"We feel like we have a story to tell and this is a way for our fans to get to know more about us. To see who we really are," Ariane said. "Vince is very supportive. He's always been supportive since day one. I knew him before I even started doing this. No matter what it's been, he's been there for me 110 percent. Which is great. Because we are gone a lot and the travel is grueling. This is our family. WWE, we are all family with each other. He was actually really happy. He said 'This is something I can actually be a part of with you. We can make this history together.' It's great when you have someone truly in your corner."
The real relationship, however, at the center of both women's storyline is the one between the pair. The two have argued back and forth on every episode, once even getting physical at a go-cart track, a terrified child caught in their midst.
"When you're with someone 24/7, you're bound to bump heads," Ariane said. "You put a group of women together and everyone is going to have differences. Especially when you're in a competitive world. At the end of the day, I love Trinity. She's like my sister from another mister. You're going to have those ups and downs no matter what. But, as you see on the show, we always work it out and come together."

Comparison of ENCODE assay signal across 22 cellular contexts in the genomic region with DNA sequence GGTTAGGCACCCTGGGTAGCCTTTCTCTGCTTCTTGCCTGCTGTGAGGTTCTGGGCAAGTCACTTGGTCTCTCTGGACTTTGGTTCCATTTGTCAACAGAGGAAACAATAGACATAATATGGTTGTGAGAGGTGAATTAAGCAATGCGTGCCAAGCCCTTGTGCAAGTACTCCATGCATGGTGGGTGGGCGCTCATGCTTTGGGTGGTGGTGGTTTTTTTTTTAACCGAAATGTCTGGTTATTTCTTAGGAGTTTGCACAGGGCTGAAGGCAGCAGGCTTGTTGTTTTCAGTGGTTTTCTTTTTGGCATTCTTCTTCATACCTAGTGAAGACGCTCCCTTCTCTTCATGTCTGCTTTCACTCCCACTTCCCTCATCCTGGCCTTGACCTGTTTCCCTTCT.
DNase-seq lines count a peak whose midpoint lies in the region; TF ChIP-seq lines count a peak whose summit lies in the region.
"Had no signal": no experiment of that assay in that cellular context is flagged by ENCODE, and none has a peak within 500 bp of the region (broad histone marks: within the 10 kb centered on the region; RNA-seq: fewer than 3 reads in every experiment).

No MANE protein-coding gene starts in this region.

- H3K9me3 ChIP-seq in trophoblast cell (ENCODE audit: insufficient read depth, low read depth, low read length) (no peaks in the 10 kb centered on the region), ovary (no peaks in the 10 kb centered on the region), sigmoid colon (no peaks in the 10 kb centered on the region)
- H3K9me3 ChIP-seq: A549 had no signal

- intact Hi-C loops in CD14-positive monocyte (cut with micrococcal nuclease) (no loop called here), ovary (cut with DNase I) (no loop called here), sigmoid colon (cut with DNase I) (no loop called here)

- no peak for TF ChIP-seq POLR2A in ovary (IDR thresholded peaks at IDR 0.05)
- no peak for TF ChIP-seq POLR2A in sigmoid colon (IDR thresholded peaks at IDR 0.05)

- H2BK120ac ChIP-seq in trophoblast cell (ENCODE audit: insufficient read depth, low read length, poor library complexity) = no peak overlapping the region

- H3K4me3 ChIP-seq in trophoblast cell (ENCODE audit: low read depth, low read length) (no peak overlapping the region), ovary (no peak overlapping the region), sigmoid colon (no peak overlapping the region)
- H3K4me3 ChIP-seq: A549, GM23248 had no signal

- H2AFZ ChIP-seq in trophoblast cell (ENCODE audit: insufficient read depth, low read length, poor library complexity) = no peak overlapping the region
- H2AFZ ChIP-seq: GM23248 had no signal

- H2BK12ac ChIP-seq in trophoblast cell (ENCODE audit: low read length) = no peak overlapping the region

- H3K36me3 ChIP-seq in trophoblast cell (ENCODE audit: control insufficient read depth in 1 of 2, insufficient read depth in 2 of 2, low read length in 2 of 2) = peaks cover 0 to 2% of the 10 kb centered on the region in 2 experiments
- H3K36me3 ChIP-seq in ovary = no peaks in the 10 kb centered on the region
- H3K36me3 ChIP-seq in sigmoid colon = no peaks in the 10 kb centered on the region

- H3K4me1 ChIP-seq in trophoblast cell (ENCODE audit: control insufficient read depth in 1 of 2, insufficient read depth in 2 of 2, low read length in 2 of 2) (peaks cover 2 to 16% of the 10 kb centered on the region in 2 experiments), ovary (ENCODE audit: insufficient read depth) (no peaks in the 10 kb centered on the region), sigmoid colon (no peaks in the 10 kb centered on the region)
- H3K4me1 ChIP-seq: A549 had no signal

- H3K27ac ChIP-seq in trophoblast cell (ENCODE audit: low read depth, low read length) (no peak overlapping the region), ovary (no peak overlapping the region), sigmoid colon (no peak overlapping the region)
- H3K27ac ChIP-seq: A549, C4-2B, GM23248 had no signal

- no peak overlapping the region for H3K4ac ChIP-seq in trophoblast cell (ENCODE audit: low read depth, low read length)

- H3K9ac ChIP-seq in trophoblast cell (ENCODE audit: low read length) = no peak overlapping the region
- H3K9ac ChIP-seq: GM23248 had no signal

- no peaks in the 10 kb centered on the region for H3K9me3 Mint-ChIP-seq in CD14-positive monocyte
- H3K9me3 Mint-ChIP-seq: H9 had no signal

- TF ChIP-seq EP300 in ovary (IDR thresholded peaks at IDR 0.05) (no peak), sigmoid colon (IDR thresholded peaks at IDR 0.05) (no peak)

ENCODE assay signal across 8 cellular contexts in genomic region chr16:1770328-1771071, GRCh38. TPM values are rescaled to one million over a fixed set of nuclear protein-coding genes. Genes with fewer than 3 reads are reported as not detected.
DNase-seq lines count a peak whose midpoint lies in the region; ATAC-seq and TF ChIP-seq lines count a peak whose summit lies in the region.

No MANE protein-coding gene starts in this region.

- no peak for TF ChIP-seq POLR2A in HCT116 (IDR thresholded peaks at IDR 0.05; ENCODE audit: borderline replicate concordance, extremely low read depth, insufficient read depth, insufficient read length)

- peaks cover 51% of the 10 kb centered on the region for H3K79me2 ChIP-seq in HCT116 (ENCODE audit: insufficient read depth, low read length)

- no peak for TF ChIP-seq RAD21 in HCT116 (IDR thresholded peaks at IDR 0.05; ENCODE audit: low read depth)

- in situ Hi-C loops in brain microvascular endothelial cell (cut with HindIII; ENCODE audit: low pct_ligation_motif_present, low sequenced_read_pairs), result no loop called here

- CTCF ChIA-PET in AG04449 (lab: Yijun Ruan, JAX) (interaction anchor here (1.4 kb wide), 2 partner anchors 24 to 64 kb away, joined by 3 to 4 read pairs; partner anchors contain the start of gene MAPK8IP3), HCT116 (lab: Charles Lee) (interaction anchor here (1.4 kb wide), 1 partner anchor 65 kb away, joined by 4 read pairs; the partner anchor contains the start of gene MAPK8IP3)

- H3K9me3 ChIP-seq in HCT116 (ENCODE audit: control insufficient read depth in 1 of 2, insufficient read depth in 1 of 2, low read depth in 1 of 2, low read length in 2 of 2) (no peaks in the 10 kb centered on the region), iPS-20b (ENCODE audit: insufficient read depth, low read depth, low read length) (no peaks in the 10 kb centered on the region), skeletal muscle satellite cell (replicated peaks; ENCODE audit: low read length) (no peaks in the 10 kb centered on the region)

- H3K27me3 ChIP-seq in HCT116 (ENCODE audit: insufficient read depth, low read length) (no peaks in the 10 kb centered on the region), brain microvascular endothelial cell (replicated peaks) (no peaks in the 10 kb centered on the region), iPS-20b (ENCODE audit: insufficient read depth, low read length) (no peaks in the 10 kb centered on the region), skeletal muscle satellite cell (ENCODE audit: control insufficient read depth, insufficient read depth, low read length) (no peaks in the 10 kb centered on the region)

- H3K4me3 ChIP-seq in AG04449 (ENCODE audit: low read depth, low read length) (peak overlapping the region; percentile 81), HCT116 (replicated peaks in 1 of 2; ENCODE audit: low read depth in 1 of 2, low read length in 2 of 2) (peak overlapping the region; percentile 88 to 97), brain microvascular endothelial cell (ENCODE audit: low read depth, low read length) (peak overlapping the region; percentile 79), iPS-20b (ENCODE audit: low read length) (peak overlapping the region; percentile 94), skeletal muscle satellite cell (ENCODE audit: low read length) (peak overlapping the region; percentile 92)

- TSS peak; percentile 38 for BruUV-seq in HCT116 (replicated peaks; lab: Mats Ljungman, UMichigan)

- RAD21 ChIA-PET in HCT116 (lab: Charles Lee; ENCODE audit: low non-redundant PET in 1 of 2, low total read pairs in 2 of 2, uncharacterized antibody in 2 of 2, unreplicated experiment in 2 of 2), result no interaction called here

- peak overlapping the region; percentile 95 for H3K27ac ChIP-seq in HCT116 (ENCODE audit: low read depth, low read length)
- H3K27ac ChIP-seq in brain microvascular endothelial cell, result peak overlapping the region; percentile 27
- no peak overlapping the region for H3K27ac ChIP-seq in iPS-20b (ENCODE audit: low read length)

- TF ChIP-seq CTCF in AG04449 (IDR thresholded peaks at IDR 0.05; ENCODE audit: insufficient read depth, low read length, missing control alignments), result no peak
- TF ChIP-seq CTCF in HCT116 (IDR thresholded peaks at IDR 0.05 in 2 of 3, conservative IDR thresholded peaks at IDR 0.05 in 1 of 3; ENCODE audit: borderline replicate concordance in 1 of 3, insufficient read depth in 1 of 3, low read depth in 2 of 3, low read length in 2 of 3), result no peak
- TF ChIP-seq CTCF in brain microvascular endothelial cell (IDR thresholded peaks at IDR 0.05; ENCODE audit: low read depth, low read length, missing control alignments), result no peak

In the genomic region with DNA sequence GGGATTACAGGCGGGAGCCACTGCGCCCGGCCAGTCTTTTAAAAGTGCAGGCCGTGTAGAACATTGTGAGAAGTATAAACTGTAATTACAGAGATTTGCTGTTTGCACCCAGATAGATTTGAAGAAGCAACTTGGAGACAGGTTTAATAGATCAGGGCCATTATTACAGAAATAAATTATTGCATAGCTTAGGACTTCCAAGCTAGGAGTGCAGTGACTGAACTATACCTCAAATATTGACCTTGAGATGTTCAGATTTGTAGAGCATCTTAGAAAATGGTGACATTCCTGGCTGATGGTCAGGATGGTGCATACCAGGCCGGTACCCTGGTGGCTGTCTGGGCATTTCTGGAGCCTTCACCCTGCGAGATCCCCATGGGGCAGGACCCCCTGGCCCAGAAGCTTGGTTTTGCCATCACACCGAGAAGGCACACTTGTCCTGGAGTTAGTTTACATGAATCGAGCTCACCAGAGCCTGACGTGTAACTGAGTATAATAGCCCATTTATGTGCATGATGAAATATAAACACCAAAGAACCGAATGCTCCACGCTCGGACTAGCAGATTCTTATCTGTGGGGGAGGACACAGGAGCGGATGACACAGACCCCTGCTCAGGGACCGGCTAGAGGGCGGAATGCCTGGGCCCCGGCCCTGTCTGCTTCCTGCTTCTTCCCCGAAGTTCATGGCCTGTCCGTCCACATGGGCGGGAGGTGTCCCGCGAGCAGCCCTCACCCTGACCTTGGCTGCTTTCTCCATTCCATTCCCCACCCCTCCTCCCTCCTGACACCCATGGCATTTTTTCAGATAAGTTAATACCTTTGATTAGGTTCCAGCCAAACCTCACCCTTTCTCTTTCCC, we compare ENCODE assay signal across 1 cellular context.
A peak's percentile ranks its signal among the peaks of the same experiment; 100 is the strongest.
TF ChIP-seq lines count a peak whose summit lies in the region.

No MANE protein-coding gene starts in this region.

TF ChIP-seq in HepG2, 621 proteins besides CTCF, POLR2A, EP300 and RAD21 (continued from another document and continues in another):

Trinity agrees that the two have had their ups and downs. But she says the strongest relationships are sometimes the ones that can withstand those kinds of shaky moments.
"With any relationship, whether it is like family or business partners, sometimes you have disagreements, you have fallouts, but you have to be able to get over them and come back even stronger," Trinity said. "That's just how we are. We fight, but at the end of the day, we care about each other. They say you aren't best friends if you don't have fights. But we hash it out."
Which brings us back, full circle, to AJ Lee. While the Divas champion may have questioned how the women from Total Divas got their opportunity, it arrived at their doorstep nonetheless.
"It's bringing more focus to the Divas division," Ariane said. ""Even her dropping that pipe bomb, it just gives opportunity to all the women. Now Naomi is having a title match...I hope that this experience gives us a way to break through in the business. To beat the odds."
"At some point, everyone gets their opportunity. Sometimes it's not when we want or how we want, but eventually it happens. I always said 'When it does, I'll be ready.' I'm ready."